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Data storage advances to enable more robots in the home, says MIT expert

Data storage capacity and the development of greater autonomy will be key to the increasing use of robots in businesses and homes, an expert from the Massachusetts Institute of Technology told the audience at this year's BCS/Royal Signals Institution Lecture.

There are 2.5 million robots being used in homes in the US, whereas in 2002 there were no ground robots in the US military or in US homes, said Rodney Brooks, director of the Computer Science and Artificial Intelligence Laboratory at MIT. He said demand for household robots was being driven, for the most part, by ageing populations in technologically advanced countries.

Brooks said robots were not yet completely autonomous, relying on supervision via teleoperation or direct human intervention. To get robots into more homes he said the machines must move closer to autonomy.

In the military, Brooks said robots had been deployed successfully in places too dangerous for people. In war zones, they are sent ahead of troops to locate hostile forces and to detect and disable explosives. In ­industry, they are increasingly used to replace manual labourers in farms and factories.

He said that the main obstacle to developing more accomplished, autonomous, robots was the storage capacity for data and information. For robots to accomplish more tasks, he said they would need the ability to assimilate greater amounts of stored information more quickly.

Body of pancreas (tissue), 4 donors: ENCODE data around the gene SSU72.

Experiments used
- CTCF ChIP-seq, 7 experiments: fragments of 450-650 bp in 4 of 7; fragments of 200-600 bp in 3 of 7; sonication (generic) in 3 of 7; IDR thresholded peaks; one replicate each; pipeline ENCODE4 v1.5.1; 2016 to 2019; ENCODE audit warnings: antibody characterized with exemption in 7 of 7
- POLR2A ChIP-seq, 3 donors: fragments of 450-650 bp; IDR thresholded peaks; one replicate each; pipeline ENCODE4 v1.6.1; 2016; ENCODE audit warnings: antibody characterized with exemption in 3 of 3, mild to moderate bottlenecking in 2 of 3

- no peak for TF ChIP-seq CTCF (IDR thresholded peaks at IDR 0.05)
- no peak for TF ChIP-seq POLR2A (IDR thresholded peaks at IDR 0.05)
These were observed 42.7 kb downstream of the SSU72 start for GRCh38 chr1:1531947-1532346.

Brooks said that present storage capacity growth trends indicated that storage capacity would not be a problem in the future. Taking the iPod as a storage marker, and our knowledge of storage growth within that platform, Brooks said that educated estimations of the future could be made.

If 10Gbytes of memory was available in 2003, 40,000Gbytes would be available in 2015, which meant that by 2009 a person would be able to store a million books on their iPod. Putting this into context, Brooks said this would mean that every robot would be able to store a highly detailed map of the Earth on a solid state disc.

Pre-empting the question he is asked most, Brooks concluded by saying that he did not think robots would ever take over from humans. He said it was more likely that as robots become more similar to humans, we will become more robotic through medical developments, such as artificial tissue.

Computer scientists and neuroscientists look to collaborate on cognitive computing >>

BCS: watch the lecture >>

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This was first published in June 2007

 

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